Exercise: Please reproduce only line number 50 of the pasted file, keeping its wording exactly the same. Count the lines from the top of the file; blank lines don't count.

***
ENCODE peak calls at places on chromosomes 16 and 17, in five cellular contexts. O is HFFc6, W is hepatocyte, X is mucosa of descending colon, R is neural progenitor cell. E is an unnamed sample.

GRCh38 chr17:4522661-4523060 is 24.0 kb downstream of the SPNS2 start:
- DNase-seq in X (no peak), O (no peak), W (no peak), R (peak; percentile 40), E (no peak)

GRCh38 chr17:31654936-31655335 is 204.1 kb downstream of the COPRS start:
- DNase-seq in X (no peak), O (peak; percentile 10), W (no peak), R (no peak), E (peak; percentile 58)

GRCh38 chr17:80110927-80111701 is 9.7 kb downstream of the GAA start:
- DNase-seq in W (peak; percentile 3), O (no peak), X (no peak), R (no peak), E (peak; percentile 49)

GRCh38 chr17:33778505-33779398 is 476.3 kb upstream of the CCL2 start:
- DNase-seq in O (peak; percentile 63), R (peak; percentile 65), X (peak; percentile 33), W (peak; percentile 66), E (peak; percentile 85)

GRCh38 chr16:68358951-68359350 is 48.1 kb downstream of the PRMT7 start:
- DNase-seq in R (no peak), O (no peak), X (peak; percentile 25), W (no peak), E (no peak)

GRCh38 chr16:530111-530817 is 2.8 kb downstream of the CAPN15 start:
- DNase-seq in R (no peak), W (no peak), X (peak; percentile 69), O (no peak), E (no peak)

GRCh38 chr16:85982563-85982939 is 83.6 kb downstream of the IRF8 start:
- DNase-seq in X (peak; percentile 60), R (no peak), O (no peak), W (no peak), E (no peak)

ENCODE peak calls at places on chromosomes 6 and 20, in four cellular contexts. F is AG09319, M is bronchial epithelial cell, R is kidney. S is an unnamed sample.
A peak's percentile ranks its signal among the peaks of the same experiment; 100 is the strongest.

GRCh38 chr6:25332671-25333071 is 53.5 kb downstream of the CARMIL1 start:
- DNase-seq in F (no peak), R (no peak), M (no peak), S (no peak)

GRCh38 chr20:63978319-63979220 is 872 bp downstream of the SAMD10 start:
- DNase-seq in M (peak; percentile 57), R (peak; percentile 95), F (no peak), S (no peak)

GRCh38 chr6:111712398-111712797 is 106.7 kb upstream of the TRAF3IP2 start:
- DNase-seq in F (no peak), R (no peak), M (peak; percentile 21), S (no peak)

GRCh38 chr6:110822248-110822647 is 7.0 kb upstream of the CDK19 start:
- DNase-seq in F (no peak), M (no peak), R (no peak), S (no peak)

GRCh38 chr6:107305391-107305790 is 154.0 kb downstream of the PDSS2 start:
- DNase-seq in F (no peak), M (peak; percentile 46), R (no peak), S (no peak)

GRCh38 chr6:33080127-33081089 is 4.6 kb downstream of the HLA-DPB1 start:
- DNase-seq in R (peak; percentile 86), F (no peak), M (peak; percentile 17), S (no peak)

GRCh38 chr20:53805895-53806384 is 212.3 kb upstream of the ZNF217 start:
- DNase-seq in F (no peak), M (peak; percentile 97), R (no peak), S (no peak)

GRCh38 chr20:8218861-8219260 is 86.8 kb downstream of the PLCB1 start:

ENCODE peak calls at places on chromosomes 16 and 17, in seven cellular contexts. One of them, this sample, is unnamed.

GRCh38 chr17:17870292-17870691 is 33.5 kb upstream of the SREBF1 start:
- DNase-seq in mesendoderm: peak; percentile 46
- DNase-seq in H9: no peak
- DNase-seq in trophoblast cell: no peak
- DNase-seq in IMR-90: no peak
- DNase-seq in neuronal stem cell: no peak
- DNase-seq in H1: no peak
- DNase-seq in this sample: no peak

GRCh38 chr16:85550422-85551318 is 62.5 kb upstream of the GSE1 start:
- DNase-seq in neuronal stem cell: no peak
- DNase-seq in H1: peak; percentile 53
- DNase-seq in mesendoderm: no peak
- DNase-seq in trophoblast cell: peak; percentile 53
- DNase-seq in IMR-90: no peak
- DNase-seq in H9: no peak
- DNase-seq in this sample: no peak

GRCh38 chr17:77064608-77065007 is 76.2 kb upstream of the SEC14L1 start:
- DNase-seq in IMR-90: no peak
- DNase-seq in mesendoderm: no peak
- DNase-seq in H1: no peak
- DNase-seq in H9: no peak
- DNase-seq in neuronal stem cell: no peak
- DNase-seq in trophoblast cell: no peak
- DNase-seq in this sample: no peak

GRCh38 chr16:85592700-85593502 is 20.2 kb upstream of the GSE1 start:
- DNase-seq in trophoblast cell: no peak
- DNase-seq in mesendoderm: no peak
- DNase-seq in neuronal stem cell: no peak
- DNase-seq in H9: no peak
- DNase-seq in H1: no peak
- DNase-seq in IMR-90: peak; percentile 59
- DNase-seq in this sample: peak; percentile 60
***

GRCh38 chr17:77064608-77065007 is 76.2 kb upstream of the SEC14L1 start: